So it was with the biggest hot-button issue in The Passion: the complicity of Jews in Jesus' death. The ADL, on its website, has condemned The Passion for blatant anti-Jewish prejudice, including Jewish complicity in the death of Jesus. But for Christians, The Passion is true to the Bible in showing that some Jews were complicit in Jesus' death.
 
So, in this case, there is agreement on the facts. The Passion presents some Jews of the time as complicit in Jesus' death. But for one group, that means the film is anti-Jewish. For the other group, it means the film is historically accurate and consistent with the Bible. Does that mean the Bible is anti-Semitic? Can this conflict be resolved? Can I even ask this question without getting in big trouble?
 
No, it doesn't, yes it can, and I hope so. The root issue here is the question of collective guilt. It is a crucial question for all of us: Are we only guilty individually, or can we be guilty as part of a group? Are all Jews guilty of killing Jesus? Are all whites guilty of enslaving blacks? Are all Germans guilty of the Holocaust? Are all Japanese guilty of bombing Pearl Harbor? Are all Muslims guilty for 9/11? The answer, of course, is no.
 
Rejecting the notion of collective guilt defuses the Jewish complicity issue. Even if there was Jewish complicity in Jesus' death, we can all agree that actions of a few Jews 2,000 years ago do not confer guilt on all Jews back then, or any Jews today.
 
Unfortunately, the promotion of collective guilt (and its evil twin, collective victimhood) is a cottage industry. There are advocacy groups dedicated to making us feel guilty (or victimized) by virtue of some characteristic we (or they) possess, be it race, religion, gender or something else. Collective guilt is a profit center.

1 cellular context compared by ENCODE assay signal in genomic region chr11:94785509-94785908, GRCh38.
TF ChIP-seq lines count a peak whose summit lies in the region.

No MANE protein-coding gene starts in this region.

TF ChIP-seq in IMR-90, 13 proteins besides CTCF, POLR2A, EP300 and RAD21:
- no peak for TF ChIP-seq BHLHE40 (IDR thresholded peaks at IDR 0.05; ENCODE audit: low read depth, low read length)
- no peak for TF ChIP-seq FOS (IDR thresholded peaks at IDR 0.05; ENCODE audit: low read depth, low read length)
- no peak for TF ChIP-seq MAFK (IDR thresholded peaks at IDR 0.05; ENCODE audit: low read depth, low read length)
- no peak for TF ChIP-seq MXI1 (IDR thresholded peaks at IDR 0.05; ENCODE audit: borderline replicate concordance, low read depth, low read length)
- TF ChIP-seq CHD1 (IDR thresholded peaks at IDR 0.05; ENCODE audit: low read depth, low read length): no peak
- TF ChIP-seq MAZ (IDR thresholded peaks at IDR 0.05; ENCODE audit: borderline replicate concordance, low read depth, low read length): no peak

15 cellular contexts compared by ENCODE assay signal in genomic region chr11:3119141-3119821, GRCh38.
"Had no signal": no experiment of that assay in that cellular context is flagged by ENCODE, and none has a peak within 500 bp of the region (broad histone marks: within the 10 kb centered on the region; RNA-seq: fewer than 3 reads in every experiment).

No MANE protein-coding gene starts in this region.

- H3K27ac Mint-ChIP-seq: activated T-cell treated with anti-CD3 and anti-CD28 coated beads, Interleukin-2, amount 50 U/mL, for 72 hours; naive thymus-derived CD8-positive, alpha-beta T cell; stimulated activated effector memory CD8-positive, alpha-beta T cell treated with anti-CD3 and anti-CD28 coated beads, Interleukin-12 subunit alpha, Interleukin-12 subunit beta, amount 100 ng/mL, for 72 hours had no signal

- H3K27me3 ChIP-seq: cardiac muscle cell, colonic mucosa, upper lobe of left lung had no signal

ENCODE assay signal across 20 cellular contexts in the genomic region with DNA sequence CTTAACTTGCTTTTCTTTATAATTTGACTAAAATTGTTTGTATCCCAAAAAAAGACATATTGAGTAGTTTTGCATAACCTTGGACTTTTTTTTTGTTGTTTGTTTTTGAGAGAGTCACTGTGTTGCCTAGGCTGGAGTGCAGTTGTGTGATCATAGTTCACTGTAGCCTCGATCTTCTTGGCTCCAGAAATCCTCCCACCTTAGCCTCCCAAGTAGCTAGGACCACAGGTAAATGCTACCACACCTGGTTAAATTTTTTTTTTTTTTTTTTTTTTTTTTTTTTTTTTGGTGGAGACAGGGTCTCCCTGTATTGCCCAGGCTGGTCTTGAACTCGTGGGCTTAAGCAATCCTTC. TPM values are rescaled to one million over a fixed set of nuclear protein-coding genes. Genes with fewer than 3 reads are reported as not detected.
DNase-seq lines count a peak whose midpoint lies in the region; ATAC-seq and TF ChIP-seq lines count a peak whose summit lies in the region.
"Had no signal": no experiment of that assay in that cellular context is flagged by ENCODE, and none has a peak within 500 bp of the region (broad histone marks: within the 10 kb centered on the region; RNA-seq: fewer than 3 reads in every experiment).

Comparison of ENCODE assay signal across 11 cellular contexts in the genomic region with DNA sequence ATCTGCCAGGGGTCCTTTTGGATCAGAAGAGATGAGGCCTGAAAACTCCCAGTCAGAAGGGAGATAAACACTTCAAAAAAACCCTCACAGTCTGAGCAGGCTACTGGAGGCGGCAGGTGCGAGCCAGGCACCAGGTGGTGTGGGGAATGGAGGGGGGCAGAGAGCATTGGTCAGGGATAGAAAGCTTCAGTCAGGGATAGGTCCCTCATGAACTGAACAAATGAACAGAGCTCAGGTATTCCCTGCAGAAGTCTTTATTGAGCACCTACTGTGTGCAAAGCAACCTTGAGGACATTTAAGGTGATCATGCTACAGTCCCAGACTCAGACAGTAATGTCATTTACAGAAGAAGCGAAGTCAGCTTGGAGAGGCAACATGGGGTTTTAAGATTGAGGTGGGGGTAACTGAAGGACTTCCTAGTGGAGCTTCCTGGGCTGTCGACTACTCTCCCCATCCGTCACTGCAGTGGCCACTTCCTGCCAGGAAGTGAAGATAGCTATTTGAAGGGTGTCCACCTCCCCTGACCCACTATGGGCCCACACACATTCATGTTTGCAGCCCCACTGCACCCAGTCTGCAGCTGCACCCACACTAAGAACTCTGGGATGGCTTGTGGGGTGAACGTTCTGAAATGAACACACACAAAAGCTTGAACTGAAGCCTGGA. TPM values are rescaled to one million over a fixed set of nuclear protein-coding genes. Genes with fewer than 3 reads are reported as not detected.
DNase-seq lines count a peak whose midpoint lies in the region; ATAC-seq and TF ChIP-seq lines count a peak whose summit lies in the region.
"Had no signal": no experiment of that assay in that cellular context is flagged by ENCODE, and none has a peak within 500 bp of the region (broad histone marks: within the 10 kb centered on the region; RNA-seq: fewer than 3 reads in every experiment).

Nevertheless, we must reject collective guilt. We must reject it in our words, and we must reject it in our actions. Sure, we all make bad choices, we all sin. But my sins belong to me, and me alone; they are not visited on my son, friends or anyone else. In a very real sense, that is the fundamental point of The Passion: Jesus died for all our sins, so we wouldn't have to die for each others'.
 
One concern voiced by some audience members was whether The Passion would increase violence against Jews. They cited a number of reasons for this fear, such as rising violence against Jews worldwide, and historical links between mass violence and passion plays.
 
In his response to these concerns during the question and answer session, Mel Gibson strongly condemned anti-Semitic violence, as did the others in attendance. He clearly stated that his intention is not to incite violence or give succor to anti-Semites, but to tell a story of love, hope, faith and forgiveness -- the story of Jesus' ultimate sacrifice.
 
But, as one participant put it: "No one is worried about the people here in this room. The problem is the nut cases outside who are looking for a reason to attack Jews. These nut cases are people who would see the film and come to the conclusion that Jews today are responsible for Jesus' death, and then seek out and attack Jews."